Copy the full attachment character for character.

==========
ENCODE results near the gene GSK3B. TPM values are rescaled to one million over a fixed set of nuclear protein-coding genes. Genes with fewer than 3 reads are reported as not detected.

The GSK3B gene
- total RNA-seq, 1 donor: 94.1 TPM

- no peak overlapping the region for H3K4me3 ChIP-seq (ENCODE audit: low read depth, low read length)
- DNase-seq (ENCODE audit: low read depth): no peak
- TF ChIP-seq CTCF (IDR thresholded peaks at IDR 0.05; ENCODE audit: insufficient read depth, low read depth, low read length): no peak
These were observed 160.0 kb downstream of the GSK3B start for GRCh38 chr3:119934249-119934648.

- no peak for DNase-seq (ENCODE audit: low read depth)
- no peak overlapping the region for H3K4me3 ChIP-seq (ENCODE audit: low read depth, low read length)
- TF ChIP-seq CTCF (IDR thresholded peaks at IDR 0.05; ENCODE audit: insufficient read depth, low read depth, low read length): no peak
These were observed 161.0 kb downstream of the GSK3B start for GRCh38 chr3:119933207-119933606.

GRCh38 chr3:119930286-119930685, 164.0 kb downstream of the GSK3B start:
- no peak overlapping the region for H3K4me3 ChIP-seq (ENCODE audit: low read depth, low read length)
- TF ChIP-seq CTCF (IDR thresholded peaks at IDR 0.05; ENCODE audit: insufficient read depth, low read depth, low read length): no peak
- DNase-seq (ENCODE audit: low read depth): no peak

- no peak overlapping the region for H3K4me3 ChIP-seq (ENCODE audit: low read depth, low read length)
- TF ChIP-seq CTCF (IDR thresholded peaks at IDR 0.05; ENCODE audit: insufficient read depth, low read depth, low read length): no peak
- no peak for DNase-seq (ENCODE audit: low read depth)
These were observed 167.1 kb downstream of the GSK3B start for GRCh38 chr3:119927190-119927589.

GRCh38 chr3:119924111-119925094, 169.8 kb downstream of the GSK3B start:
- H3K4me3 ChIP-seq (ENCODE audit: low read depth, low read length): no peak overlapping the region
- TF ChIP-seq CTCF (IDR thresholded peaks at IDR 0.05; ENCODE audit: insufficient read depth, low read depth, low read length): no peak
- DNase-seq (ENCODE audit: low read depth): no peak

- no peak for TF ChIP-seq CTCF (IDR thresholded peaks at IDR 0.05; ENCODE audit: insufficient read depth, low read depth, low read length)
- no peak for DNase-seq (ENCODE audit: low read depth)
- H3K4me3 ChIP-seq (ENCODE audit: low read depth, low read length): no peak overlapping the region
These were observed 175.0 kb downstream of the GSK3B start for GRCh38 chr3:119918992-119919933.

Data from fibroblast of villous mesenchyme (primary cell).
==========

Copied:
ENCODE results near the gene GSK3B. TPM values are rescaled to one million over a fixed set of nuclear protein-coding genes. Genes with fewer than 3 reads are reported as not detected.

The GSK3B gene
- total RNA-seq, 1 donor: 94.1 TPM

- no peak overlapping the region for H3K4me3 ChIP-seq (ENCODE audit: low read depth, low read length)
- DNase-seq (ENCODE audit: low read depth): no peak
- TF ChIP-seq CTCF (IDR thresholded peaks at IDR 0.05; ENCODE audit: insufficient read depth, low read depth, low read length): no peak
These were observed 160.0 kb downstream of the GSK3B start for GRCh38 chr3:119934249-119934648.

- no peak for DNase-seq (ENCODE audit: low read depth)
- no peak overlapping the region for H3K4me3 ChIP-seq (ENCODE audit: low read depth, low read length)
- TF ChIP-seq CTCF (IDR thresholded peaks at IDR 0.05; ENCODE audit: insufficient read depth, low read depth, low read length): no peak
These were observed 161.0 kb downstream of the GSK3B start for GRCh38 chr3:119933207-119933606.

GRCh38 chr3:119930286-119930685, 164.0 kb downstream of the GSK3B start:
- no peak overlapping the region for H3K4me3 ChIP-seq (ENCODE audit: low read depth, low read length)
- TF ChIP-seq CTCF (IDR thresholded peaks at IDR 0.05; ENCODE audit: insufficient read depth, low read depth, low read length): no peak
- DNase-seq (ENCODE audit: low read depth): no peak

- no peak overlapping the region for H3K4me3 ChIP-seq (ENCODE audit: low read depth, low read length)
- TF ChIP-seq CTCF (IDR thresholded peaks at IDR 0.05; ENCODE audit: insufficient read depth, low read depth, low read length): no peak
- no peak for DNase-seq (ENCODE audit: low read depth)
These were observed 167.1 kb downstream of the GSK3B start for GRCh38 chr3:119927190-119927589.

GRCh38 chr3:119924111-119925094, 169.8 kb downstream of the GSK3B start:
- H3K4me3 ChIP-seq (ENCODE audit: low read depth, low read length): no peak overlapping the region
- TF ChIP-seq CTCF (IDR thresholded peaks at IDR 0.05; ENCODE audit: insufficient read depth, low read depth, low read length): no peak
- DNase-seq (ENCODE audit: low read depth): no peak

- no peak for TF ChIP-seq CTCF (IDR thresholded peaks at IDR 0.05; ENCODE audit: insufficient read depth, low read depth, low read length)
- no peak for DNase-seq (ENCODE audit: low read depth)
- H3K4me3 ChIP-seq (ENCODE audit: low read depth, low read length): no peak overlapping the region
These were observed 175.0 kb downstream of the GSK3B start for GRCh38 chr3:119918992-119919933.

Data from fibroblast of villous mesenchyme (primary cell).